Cost Comparison for Nuclear vs. Coal

To accurately compare the cost of nuclear against other energy sources, one must include the following costs:

1. Fuel costs

Costs associated with the fuel used in the production of energy.

For a nuclear plant, these tend to be lower even though the following steps occur in the production of the fuel assemblies used in the reactor:

  1. mining of the uranium ore,
  2. conversion to U3O8 (uranium oxide – yellowcake form),
  3. conversion to uranium hexafluoride,
  4. enrichment from 0.7% U235 to 2-5% U235,
  5. conversion to uranium dioxide (UO2) pellets,
  6. loading of the fellets into rods, then into fuel assemblies.

Transportation costs are high for coal because of the amount of material needed to generate the same energy as the nuclear fuel.

2. Capital costs

Costs associated with initial construction of the plant and the modifications. These end up as embedded costs.

For a nuclear plant these may be higher than for other energy forms because the buildings used for containment or for safety-related equipment must meet higher standards than the traditional structures. Also, safety-related systems are redundant. Such considerations are not important in other energy forms. On the other hand, coal plants are required to include scrubbers to remove airborne pollutants as sulfur dioxide, nitrous oxides, and particulates.

However, these costs are influenced by factors as:

  1. When the plant was built (capital costs for plants finished in the 80’s were higher due to inflation. Following the Arab oil embargoes in 1973 and 1979, there was considerable emphasis on energy conservation. Also, energy costs rose which had a significant impact on inflation. Because of the drop in expected energy demand, utilities delayed plants under construction, many of which were nuclear and had long lead times for completion. The debt for the delayed plant still incurred interest charges in times when rates exceeded 15%. Short term interest rates in the 80-81 time-frame was 20%. As with the federal government debt, that total interest kept increasing so that when the plant went on-line, the total cost of the plant was higher than if the plant had been completed on time. Another related factor was that the delays resulted in higher labor costs – the plants were completed when wages had risen because of inflation. Also, following the Three Mile Island event in 1979, the NRC mandated a number of plant design changes for plants coming on line.
  2. Major equipment replacements. During the 1980’s, many older BWRs replaced the recirculation system piping due to corrosion cracking. Some PWRs have had to replace steam generators. Eventually it is expected that most, if not all, PWRs will have to replace steam generators prior to the end of their NRC operating license. In some cases, plants have upgraded turbine generator units to improve power output.

Capital costs are usually amortized over a period of time as allowed by IRS regulations.

3. Operation and Maintenance costs

The day to day costs associated with operating the nuclear power plant. This includes the costs of:

  1. labor and overheads (e.g. medical and pension benefits),
  2. expendable materials,
  3. NRC (e.g. license changes, on-site and regional inspectors, and headquarters staff) and state (e.g. health department, emergency planning) fees,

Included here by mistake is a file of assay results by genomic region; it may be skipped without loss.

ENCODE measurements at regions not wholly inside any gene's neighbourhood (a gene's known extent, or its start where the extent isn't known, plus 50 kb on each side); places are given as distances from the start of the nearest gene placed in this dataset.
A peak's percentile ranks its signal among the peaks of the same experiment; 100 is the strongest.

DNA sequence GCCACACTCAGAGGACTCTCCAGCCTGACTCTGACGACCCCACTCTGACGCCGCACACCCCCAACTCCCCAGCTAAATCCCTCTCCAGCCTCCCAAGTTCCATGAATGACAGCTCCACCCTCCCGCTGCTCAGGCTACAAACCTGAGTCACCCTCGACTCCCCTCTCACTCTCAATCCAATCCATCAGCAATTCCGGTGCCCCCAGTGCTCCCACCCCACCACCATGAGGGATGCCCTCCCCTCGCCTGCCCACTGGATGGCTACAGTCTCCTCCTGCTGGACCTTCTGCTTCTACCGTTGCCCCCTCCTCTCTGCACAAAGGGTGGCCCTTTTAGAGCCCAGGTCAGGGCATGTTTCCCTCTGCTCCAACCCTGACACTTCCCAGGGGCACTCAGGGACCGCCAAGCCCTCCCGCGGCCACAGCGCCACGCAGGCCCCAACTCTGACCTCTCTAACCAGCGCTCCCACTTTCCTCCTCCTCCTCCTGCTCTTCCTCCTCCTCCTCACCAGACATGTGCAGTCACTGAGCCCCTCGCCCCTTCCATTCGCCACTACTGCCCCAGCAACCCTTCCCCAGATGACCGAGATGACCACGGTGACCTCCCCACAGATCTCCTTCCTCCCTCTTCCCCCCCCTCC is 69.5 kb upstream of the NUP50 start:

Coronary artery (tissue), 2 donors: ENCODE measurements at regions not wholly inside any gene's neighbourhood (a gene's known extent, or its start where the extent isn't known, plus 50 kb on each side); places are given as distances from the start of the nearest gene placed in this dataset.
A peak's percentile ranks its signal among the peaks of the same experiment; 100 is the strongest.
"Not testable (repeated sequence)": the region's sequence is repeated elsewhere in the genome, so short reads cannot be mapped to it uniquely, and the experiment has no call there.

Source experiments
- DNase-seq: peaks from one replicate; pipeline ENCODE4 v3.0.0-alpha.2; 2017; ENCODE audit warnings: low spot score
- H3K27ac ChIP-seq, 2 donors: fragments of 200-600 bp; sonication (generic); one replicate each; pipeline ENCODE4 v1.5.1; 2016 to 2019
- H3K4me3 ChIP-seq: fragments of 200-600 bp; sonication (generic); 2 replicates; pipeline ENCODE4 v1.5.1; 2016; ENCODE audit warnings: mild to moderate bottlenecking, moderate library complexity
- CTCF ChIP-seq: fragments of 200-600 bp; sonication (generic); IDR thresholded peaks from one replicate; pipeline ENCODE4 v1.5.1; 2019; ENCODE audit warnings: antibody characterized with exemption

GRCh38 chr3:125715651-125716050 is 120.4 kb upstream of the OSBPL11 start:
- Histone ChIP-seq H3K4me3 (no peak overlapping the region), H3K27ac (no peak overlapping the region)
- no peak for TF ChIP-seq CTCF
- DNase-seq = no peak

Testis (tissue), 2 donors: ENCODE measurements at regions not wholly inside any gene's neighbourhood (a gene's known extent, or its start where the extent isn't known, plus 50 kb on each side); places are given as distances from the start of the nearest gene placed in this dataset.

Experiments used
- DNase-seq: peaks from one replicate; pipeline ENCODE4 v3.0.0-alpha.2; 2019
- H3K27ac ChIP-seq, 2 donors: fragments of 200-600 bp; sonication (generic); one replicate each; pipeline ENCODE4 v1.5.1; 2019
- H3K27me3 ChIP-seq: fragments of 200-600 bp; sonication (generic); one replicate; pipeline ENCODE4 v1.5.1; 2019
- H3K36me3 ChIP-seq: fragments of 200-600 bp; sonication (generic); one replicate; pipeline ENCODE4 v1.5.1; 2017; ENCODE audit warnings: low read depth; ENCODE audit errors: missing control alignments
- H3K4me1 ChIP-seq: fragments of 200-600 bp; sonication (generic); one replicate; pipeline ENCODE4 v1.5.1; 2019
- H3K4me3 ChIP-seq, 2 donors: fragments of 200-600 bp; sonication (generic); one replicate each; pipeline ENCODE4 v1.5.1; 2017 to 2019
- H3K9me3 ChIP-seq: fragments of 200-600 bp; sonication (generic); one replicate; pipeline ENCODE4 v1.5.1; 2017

4. local property taxes (varies from state to state).

Labor costs in a nuclear plant include those for operators, maintenance personnel (electrical, mechanical, instrument and controls), health physics technicians, engineering personnel (mechanical, electrical, nuclear, chemical, radiological, computer).

Materials costs include replacement parts, computer parts, expendable office and other supplies.

NRC 1998 fee structure (PR 98-45, April 1, 1998) is:

  1. $2,980,000 per unit for power reactor licensees
  2. $57,300 for nonpower (research and test) reactor licensees
  3. $2,607,000 for high-enriched uranium fuel licensees
  4. $1,280,000 for low-enriched fuel fabrication licensees which manufacture fuel for nuclear power plants
  5. $14,100 for radiographers
  6. $23,500 for broad scope medical licensees

In addition, the NRC assesses for license reviews.

Property taxes can result in a plant paying up to $ 15-20 million per year in property taxes.

4. Waste-Related Costs

The costs associated with the byproduct waste. For a coal plant this is ash. For a nuclear plant, these costs include the surcharge levied by the Department of Energy for ultimate storage of the high level waste. The DOE charge is a flat fee based on energy use.

5. Decommissioning Costs

The costs associated with restoration of the plant site back to “greenfield” status. Usually restoration would occur over a long period of time, e.g. 20 years. Parts of the plant could be used for energy generation by other sources.

Illustrative cost comparison. The table below compares nuclear versus coal specific item costs for similar age and size plants on a $ per Megawatt-hour (10 $/Mw-hr = 1 cent/kw-hr):

Item Cost Element Nuclear Coal
$/Mw-hr $/Mw-hr
1 Fuel 5.0 11.0
2 Operating & Maintenance – Labor & Materials 6.0 5.0
3 Pensions, Insurance, Taxes 1.0 1.0
4 Regulatory Fees 1.0 0.1
5 Property Taxes 2.0 2.0
6 Capital 9.0 9.0
7 Decommissioning & DOE waste costs 5.0 0.0
8 Administrative / overheads 1.0 1.0
Total 30.0 29.1

A number of factors can affect the annual costs during any given year:

  1. How many outages does the plant have – usually 1 per 12 to 24 months. Outages usually mean a lot of maintenance and high labor costs due to working around the clock.
  2. How quickly a plant is being depreciated-usually 35 to 40 years
  3. When the plant was built
  4. NRC regulatory costs are a pass-through from the federal government.
  5. Number of capital projects or modifications being done.

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